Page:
The researchers found that the timing from the first meal of the day to the last meal of the day was not associated with changes in weight. However, they did find that eating larger meals more frequently was associated with weight gain.

“The main clinical implication is that period restriction (i.e. eating less, having longer fasting time) may not reduce weight gain over time. Eating more medium or large meals is associated with weight gain over time. More meals is associated with Small weight loss over time.
– Dr. Wendy Bennett

In some of their analyses, the researchers found that eating earlier after waking up and taking longer between the final meal and going to bed may be associated with less weight gain.

Dr. Catherine Saundersco-founder of Intellihealth and bariatric physician who practices in telemedicine practice at Intellihealth Flyte Medical, who was also not involved in the study, noted: MNT The main finding was not surprising.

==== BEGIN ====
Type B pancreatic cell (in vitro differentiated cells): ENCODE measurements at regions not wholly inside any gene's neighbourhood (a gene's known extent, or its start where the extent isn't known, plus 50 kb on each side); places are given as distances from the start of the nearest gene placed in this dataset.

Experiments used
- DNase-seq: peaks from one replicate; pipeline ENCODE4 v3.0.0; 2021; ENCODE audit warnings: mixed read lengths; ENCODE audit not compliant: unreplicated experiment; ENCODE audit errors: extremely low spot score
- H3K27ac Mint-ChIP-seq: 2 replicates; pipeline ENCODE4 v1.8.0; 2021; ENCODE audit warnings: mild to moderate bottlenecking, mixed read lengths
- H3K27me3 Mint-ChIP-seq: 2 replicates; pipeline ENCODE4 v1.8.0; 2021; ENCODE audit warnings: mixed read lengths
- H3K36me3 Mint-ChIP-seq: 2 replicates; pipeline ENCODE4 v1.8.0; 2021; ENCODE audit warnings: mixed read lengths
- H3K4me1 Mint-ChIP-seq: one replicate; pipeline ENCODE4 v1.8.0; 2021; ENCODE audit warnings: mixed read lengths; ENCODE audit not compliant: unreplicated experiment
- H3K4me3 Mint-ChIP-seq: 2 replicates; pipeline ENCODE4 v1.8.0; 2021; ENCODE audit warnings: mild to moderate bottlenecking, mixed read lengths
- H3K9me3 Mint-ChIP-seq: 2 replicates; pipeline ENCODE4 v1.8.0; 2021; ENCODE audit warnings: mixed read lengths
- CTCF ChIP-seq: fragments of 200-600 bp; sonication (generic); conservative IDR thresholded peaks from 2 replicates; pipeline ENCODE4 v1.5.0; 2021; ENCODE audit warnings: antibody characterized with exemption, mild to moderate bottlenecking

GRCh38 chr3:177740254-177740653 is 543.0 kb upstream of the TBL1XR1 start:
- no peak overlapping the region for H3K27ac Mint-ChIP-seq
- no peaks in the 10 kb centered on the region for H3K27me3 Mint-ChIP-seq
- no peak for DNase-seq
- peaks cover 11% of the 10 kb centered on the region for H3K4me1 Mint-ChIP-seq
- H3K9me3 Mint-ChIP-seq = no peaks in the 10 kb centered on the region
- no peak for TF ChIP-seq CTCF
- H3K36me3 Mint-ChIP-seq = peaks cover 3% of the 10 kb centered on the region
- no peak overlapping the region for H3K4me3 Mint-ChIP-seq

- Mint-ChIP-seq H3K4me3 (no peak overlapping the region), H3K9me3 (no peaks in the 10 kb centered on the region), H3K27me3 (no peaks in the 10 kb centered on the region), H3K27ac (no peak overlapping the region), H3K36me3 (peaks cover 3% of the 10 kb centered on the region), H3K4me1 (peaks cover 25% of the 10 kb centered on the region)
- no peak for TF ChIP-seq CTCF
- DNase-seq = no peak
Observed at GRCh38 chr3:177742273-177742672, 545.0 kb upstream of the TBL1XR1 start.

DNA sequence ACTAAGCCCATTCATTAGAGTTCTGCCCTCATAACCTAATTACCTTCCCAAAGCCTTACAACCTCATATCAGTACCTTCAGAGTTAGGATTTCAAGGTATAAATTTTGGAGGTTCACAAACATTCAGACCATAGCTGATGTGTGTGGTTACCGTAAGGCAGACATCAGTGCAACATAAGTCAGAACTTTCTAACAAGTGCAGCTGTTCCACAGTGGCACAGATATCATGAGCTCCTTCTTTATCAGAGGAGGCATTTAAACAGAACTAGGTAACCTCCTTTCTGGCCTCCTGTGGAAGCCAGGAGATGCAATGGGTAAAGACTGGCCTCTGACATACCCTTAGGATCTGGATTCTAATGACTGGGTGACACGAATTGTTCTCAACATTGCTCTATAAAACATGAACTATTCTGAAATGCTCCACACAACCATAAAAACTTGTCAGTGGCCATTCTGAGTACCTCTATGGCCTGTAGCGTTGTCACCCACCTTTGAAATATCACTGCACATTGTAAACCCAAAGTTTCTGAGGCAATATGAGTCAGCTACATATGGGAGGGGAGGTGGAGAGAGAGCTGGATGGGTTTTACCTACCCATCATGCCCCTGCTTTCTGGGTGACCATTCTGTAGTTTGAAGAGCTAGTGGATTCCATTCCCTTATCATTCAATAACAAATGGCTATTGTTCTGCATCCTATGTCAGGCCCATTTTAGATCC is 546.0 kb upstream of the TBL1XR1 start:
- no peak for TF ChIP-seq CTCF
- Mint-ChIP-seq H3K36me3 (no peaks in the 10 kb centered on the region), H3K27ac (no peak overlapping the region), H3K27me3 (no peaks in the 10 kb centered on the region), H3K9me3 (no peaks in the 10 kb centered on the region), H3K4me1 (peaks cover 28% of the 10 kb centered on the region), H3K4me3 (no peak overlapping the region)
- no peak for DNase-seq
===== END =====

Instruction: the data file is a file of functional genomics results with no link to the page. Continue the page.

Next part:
Researchers found an association between eating more frequent meals and gaining weight, indicating that total calorie intake is a major driver of weight gain. “It’s not surprising,” she said.

What’s even more interesting is that the participants with [a] A shorter time from waking up to the first meal and a longer time from the last meal to going to bed appear to result in less weight gain, a trend that suggests that eating earlier in the day may facilitate weight control.”
Dr. Catherine Saunders

The data on intermittent fasting is still emerging, so no single study provides all the evidence that the method is or is not effective. This particular study also had several limitations to consider.

First, the researchers could only analyze data from study participants who had downloaded and used the Daily24 app. This exclusion may have affected the study population and its results.

They only recruited participants from three health systems, which means the results cannot necessarily be generalized. Approximately 78% of the participants were women and white, indicating the need for more diverse prospective studies.